|Died||1795 (aged 65–66)|
|Occupation||Cleric, numismatist, librarian|
Richard Southgate (1729–1795) was an English clergyman and numismatist.
Born at Alwalton, Huntingdonshire, a few miles from Peterborough, on 16 March 1729, he was the eldest of ten children of William Southgate (d. February 1771), a farmer of the parish, who married Hannah (d. 1772), daughter of Robert Wright of Castor, Northamptonshire, a surveyor and civil engineer. He was educated at private schools at Uppingham and Fotheringay and at the Peterborough grammar school. With an exhibition from the school he went to St John's College, Cambridge, in 1745, and graduated B.A. in the Easter term of 1749.
Southgate took holy orders in 1752, and, after serving the curacy of Weston, Lincolnshire, held the rectory of Woolley, Huntingdonshire from 8 November 1754 till 1759. From 1759 to 1763 he served numerous curacies in Lincolnshire, but on 9 January 1763, for the sake of literary society, he accepted the curacy of St James's, Westminster, which he retained until the end of 1765. On Christmas Day 1765 he accepted the same post at St Giles-in-the-Fields, London, and held it for the rest of his life.
On settling in London Southgate took pupils in classics, and collected books, coins, and medals. Later in life his means increased. He obtained in May 1783 the small rectory of Little Steeping in Lincolnshire, and in May 1790 was instituted to the more valuable rectory of Warsop in Nottinghamshire. On 3 November 1784 he was appointed assistant librarian (with a residence) at the British Museum. Southgate became a member of the Spalding Society on 24 May 1753, and was elected Fellow of the Society of Antiquaries on 6 June 1763.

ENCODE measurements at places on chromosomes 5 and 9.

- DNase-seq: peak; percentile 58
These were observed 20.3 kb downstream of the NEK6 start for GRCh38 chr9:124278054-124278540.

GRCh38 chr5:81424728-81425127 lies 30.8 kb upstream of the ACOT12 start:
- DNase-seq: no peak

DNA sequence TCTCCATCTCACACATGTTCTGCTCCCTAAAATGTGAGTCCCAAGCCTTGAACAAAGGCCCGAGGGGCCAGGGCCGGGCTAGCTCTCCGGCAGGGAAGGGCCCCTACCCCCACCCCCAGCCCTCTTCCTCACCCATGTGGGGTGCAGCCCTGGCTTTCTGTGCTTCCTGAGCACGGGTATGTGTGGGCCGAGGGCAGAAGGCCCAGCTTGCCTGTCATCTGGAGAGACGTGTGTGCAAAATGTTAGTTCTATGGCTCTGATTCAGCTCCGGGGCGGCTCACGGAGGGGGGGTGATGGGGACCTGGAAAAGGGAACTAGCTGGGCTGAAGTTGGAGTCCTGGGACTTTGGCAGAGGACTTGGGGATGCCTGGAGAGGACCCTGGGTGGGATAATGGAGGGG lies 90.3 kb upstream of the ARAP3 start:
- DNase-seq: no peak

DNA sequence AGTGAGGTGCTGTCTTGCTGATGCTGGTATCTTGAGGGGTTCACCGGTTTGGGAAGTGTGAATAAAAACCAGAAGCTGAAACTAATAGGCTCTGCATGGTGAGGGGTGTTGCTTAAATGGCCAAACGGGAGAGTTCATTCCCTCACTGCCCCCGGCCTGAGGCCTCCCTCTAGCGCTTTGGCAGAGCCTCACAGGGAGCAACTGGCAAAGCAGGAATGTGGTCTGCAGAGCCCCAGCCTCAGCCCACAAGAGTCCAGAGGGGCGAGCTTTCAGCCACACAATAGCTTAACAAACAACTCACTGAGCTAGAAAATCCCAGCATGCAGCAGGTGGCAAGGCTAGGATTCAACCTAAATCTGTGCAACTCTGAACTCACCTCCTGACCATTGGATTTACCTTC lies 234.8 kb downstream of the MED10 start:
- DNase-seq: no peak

He died at the British Museum, on 25 January 1795, and was buried in a vault under St Giles's Church on 3 February, a marble tablet being placed to his memory on the south-east pillar in the church. He left no will, and his property was shared by his five surviving brothers.
Southgate was a student of history, the classics, and of French and German literature, and knew some Italian and Spanish. He owned best series of English pennies to be found in the country. He assisted John Pinkerton in his Essay on Medals (1784). Collections were made by him for a ‘History of the Saxons and Danes in England,’ illustrated by coins, but the work was not completed.
Southgate's books and prints were sold by Leigh & Sotheby in 2,599 lots on 27 April 1795 and eleven following days. His coins and medals were announced for sale in eight days, but, according to John Nichols, they passed by private contract to Samuel Tyssen. The shells and natural curiosities were sold on 12 and 13 May 1795. Each catalogue was printed separately, and the whole was bound up, with life prefixed by Charles Combe, as Museum Southgatianum. The frontispiece was a medallion portrait of him at the age of fifty-five. Sermons preached to Parochial Congregations by Southgate were published in 1798 (2 vols.), with a biographical preface by George Gaskin which was mainly borrowed from Combe.
- Dictionary of National Biography. London: Smith, Elder & Co. 1885–1900. .